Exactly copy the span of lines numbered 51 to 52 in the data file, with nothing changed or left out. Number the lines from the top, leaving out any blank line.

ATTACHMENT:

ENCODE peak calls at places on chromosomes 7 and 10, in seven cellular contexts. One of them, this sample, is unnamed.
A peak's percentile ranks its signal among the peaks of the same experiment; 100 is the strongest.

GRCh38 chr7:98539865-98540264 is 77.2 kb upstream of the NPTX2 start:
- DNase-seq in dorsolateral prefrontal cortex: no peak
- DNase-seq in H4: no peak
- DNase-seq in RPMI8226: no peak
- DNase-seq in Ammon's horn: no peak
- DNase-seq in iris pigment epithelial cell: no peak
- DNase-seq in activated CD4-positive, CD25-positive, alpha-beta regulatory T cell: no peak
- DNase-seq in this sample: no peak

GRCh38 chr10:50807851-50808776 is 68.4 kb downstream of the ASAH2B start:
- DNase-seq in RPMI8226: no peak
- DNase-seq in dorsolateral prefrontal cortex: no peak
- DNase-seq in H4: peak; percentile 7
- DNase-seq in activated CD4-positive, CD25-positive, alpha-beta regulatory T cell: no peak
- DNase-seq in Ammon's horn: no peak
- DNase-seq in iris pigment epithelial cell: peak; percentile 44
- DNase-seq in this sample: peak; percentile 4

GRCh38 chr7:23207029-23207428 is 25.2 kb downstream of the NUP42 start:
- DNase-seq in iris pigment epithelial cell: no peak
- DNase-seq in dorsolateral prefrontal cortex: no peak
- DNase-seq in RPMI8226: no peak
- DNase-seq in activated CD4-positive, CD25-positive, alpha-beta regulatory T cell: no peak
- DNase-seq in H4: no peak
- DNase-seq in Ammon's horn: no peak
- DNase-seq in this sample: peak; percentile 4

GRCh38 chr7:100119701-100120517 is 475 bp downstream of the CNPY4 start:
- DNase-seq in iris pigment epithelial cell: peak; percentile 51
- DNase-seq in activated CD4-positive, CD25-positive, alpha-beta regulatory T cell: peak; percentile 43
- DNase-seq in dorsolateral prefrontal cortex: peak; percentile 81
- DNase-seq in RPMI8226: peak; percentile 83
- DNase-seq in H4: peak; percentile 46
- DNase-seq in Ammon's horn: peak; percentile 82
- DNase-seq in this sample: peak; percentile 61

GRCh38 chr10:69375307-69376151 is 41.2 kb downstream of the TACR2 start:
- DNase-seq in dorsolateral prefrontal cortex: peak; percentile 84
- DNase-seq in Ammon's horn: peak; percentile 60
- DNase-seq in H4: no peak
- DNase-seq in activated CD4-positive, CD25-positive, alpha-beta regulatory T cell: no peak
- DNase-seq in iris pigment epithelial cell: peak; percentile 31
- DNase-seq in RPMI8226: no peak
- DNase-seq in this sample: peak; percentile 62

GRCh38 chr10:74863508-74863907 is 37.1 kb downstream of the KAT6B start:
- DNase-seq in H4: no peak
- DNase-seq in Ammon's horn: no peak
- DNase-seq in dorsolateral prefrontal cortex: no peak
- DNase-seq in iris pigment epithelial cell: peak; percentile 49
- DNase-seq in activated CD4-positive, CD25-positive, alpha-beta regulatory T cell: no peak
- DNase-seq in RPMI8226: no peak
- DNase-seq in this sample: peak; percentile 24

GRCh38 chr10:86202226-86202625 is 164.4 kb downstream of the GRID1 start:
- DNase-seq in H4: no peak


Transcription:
GRCh38 chr10:86202226-86202625 is 164.4 kb downstream of the GRID1 start:
- DNase-seq in H4: no peak